John Harvey is a prize-winning novelist and a literary critic who writes also on visual art. He taught as a Lecturer then Reader in the English Faculty and was for many years Director of Studies in English at Emmanuel, where he has also served as a Tutor, Praelector and as Vice-Master.
In John’s latest novel PAX (November 2019) a contemporary love crisis is set against the painter Rubens’ trip to London in 1629 when he came as emissary of the Court in Madrid to make peace between England and Spain. The novel’s reading of the relations of Van Dyck, Rubens and Rubens wife, Isabella Brant, was prominently discussed in the Times, Telegraph, Guardian and in the international press. And in June 2020 John’s first novel The Plate Shop, about life in an engineering works, was reissued in Kindle: The Plate Shop won the David Higham Prize and was shortlisted for the Hawthornden Prize and the Yorkshire Post Fiction Prize. This edition includes the illustrations John had originally made for the novel.
Through 2020 John’s other novels will be reissued in print and on Kindle: these include Coup d’Etat, which describes life under the military dictatorship in Greece, and also portrays the dictators themselves: it was selected by Chris Patten in The Sunday Telegraph as 'the novel which shows the best grasp of political life'. The Legend of Captain Space considers how strange and frightening the experience of motherhood may be: A. S Byatt said in The Independent that it created 'perfected instances of some terrible mystery of human existence'. The Subject of a Portrait, recreates the trip to Scotland made in 1853 by the PreRaphaelite painter Millais with John Ruskin and his wife Euphemia, in order for Millais to paint Ruskin’s portrait: it was described by Lucy Scholes in The Independent as ‘a discerning and rather sumptuous study of one of history's most infamous love triangles’.
John’s best-known visual study is Men in Black (Reaktion Books, 1995), which examines the growing use, through history, of the colour black in men’s dress: it was shortlisted for the Grand Prix du Livre de Mode in Paris. Its sequel, The Story of Black (Reaktion Books, 2013), records the inward movement of the colour as successive blacks were discovered inside our bodies, our minds, our souls and our art: it was described in the Literary Review as ‘a richly informative treat . . . written with unostentatious elegance . . . a book to instruct and delight'. Between them the ‘black’ books have been translated into ten languages.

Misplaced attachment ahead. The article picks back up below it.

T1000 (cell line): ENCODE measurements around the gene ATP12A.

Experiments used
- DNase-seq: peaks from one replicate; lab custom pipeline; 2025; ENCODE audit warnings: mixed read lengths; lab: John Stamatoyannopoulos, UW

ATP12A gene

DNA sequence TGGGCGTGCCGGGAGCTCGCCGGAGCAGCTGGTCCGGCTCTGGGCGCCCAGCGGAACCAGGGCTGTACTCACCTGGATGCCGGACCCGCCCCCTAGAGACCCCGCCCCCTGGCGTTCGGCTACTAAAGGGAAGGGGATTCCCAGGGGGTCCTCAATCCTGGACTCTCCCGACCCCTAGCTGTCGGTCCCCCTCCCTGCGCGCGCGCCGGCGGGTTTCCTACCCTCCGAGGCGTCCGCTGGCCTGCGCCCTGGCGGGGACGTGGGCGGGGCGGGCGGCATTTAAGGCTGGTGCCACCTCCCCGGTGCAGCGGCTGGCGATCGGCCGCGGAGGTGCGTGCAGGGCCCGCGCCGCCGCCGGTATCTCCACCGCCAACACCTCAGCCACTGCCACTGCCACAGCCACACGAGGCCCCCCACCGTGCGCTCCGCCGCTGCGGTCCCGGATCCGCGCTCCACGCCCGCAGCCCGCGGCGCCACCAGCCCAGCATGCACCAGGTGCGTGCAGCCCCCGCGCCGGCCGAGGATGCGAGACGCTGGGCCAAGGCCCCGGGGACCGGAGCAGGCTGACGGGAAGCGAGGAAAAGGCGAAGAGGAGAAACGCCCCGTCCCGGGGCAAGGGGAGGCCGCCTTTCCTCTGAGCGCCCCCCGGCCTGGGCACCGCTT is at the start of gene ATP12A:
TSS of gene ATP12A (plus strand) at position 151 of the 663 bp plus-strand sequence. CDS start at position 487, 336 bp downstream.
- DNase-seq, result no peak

John’s visual studies had begun with Victorian Novelists and their Illustrators (Sidgwick and Jackson, 1970), acknowledged as the authoritative pioneering study in the field of literary illustration. Other books include Clothes (Acumen, 2008), praised in Essays in Criticism for 'its verbal exuberance, the writer's delight in language and rhythm', and for covering 'all the important issues that clothes provoke’. His most recent visual work is The Poetics of Sight (Peter Lang, 2015), which analyses the role of sight in memory, dream and popular culture as well as in literature and visual art itself. Jorge L Contreras, in the PRSReview, called the book ‘an accomplished and lucid exploration of the multifaceted relationship between visual images and the written word . . . a lively and engaging tour de force . . . enjoyable and edifying.’
John has reviewed widely for the national press, and has given keynote speeches and invited lectures to audiences ranging from the Getty Center in Los Angeles to the Praesidium of the Russian Academy of Fine Art in Moscow. He has twice been a Visiting Professor in Japan (at the Universities of Chiba and Sapporo). He has also been a Trustee of the Dickens Society of America and of the Cambridge Darkroom Gallery. At Emmanuel he has chaired the Picture, Plate and Furniture Committee and has regularly organized exhibitions of contemporary art in College. He was a co-organiser of the epic Moscow in Cambridge art exhibition, held at Emmanuel, Clare College, and Churchill, in 1990, and later travelled to Moscow to organize the further exhibition of Russian art held at Emmanuel in 1994. In 1970 he redesigned the service of plates that are used by students in Hall at Emmanuel.